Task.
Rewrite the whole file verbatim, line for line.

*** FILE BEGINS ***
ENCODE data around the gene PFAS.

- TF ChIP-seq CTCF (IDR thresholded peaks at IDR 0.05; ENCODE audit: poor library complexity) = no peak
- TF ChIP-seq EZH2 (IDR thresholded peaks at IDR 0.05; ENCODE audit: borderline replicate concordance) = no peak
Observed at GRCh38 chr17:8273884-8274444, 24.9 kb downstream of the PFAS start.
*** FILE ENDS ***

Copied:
ENCODE data around the gene PFAS.

- TF ChIP-seq CTCF (IDR thresholded peaks at IDR 0.05; ENCODE audit: poor library complexity) = no peak
- TF ChIP-seq EZH2 (IDR thresholded peaks at IDR 0.05; ENCODE audit: borderline replicate concordance) = no peak
Observed at GRCh38 chr17:8273884-8274444, 24.9 kb downstream of the PFAS start.